roger ebert dead
"He was really happy that morning."
I distinctly remember the moment Roger Ebert became much more than just "my favorite movie reviewer."
I learned of the death of two people who had a tremendous impact on my life last week: One you've heard of and one you probably haven't. Both helped me understand myself a little better when I was a teenager and then, unexpectedly, taught me something about death and dying as an adult.
With Roger Ebert no longer with us, who remains with the same ability, drive and bravery to inspire our city to rise above our many, many challenges and overcome our differences?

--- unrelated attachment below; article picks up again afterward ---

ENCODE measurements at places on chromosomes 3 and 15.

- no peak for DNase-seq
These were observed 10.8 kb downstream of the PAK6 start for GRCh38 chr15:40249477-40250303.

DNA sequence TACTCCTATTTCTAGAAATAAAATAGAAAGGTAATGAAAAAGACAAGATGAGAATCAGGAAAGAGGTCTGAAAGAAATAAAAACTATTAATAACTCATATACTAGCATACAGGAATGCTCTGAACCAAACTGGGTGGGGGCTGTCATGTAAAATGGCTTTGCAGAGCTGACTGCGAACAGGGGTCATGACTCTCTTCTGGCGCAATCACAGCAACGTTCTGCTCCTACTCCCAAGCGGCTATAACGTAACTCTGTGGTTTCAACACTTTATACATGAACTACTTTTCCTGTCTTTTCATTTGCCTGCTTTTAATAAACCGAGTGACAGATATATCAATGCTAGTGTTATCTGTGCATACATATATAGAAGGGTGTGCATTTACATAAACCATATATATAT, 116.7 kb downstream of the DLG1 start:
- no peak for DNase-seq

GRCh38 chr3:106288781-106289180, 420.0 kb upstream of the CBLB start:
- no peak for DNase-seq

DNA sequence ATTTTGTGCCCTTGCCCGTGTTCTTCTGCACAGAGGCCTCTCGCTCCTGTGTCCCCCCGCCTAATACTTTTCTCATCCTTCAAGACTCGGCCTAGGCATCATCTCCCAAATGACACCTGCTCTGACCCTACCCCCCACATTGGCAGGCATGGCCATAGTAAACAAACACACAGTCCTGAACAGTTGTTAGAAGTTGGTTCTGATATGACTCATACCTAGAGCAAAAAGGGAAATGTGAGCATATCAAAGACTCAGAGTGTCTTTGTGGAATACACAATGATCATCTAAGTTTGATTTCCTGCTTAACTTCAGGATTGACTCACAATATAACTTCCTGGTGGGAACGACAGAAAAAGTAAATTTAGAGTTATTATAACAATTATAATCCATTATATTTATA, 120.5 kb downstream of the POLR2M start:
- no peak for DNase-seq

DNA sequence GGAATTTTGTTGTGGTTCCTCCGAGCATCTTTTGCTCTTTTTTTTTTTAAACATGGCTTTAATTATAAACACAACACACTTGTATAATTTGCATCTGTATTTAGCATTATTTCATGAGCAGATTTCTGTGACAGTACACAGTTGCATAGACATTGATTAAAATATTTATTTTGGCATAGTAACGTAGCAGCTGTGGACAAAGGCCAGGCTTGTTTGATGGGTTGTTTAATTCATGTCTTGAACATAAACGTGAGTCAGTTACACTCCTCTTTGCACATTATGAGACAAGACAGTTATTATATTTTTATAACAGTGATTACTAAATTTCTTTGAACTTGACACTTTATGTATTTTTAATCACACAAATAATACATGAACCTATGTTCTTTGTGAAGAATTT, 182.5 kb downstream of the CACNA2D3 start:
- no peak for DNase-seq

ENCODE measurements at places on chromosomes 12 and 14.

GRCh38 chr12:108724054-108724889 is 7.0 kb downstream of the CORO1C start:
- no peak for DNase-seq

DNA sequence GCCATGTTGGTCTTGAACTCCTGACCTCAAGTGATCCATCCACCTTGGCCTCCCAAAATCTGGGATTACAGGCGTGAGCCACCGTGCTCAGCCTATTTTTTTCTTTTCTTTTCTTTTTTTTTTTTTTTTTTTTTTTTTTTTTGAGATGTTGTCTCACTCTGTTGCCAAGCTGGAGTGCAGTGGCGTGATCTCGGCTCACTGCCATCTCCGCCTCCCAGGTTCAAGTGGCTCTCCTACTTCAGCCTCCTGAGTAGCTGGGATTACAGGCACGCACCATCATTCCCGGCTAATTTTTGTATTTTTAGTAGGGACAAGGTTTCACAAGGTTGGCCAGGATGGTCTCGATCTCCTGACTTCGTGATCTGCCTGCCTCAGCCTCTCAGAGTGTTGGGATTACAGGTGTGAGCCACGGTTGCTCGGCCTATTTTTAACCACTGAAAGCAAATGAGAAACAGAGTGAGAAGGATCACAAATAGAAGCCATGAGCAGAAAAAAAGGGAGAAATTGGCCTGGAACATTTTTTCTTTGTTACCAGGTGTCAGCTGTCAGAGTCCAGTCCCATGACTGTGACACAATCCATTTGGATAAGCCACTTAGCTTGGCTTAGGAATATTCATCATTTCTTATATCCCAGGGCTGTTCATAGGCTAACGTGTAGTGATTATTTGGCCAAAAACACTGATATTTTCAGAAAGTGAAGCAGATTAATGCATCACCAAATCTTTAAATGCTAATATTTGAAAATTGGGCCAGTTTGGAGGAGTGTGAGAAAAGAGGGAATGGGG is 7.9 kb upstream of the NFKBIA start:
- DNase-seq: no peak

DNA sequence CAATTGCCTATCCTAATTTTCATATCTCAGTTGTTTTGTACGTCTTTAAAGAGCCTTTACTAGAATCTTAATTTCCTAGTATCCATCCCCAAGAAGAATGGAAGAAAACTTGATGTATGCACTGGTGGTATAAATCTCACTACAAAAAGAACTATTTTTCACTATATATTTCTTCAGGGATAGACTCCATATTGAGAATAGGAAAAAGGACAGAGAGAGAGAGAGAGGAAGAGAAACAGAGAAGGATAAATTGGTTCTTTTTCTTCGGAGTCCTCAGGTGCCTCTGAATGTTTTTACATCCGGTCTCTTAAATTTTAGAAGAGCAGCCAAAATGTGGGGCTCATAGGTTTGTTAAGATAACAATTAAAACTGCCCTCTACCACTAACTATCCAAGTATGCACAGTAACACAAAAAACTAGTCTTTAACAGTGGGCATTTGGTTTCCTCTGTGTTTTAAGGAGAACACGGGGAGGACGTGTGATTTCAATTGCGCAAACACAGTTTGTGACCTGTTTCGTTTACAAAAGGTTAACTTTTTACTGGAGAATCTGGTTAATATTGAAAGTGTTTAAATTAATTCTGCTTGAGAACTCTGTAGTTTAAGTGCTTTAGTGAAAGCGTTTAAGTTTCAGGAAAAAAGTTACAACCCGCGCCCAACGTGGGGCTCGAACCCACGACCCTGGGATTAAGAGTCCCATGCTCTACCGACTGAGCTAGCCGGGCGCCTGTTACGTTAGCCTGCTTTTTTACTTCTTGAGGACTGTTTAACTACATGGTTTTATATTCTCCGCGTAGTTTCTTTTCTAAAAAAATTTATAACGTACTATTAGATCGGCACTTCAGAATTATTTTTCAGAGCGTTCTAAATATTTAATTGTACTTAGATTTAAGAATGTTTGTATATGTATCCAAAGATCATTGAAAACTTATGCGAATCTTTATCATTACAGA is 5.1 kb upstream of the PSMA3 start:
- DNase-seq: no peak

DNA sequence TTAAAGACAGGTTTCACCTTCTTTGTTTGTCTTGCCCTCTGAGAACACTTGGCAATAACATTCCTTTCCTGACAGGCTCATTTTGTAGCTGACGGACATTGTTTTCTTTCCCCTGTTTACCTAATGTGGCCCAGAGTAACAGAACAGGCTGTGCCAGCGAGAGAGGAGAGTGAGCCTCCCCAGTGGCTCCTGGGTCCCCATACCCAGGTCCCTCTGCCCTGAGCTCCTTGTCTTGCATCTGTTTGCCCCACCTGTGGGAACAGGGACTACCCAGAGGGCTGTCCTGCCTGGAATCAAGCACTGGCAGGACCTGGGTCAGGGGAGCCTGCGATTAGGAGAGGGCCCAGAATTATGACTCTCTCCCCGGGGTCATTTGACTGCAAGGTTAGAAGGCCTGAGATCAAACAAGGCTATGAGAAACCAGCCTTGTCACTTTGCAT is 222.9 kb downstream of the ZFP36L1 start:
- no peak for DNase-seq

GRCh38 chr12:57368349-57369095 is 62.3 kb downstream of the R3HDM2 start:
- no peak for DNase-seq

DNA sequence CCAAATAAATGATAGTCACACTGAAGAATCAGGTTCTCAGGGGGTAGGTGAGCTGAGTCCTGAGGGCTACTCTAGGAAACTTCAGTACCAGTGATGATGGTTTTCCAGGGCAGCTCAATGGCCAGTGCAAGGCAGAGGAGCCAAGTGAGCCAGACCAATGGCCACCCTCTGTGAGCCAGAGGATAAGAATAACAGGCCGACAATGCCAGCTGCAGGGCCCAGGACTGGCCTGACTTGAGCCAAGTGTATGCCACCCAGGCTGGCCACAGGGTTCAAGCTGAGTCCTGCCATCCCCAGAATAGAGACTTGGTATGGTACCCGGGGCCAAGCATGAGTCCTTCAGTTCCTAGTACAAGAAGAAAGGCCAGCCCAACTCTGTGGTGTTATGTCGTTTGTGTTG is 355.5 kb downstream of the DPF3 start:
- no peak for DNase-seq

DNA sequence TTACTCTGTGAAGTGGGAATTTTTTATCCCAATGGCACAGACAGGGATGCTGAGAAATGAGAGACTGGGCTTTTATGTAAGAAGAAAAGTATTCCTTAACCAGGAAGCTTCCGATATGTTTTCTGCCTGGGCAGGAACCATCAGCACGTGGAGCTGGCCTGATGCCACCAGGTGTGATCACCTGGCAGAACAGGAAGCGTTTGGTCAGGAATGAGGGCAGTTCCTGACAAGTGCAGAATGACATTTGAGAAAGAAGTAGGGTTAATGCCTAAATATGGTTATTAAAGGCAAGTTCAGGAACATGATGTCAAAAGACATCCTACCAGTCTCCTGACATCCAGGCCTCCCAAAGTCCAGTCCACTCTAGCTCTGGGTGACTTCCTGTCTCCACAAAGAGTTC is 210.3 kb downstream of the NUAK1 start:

We feel the losses of television icons in a different way than we do our movie stars, politicians, and newsmakers. Our television hosts tend to be our neighbors, like the late Mister Rogers would sing.
At journalism conferences and online, media strivers talk over and over about becoming their own brand, hoping that some
Westboro members previously protested at the funerals of Steve Jobs, Michael Jackson and Matthew Shepard. Plans to picket
Roger was one of us; a Midwesterner, a Chicagoan. A city whose name has been sullied by the likes of Capone, Springer and Blagojavech, could not ask for a better, more redemptive ambassador.
In this episode of MovieFilm, the gang share their thoughts on the global blockbuster G.I. Joe: Retaliation and lionize the
Soul Melanie (known as Wanderer) falls in love with Earth Melanie, even though in theory this isn't possible because the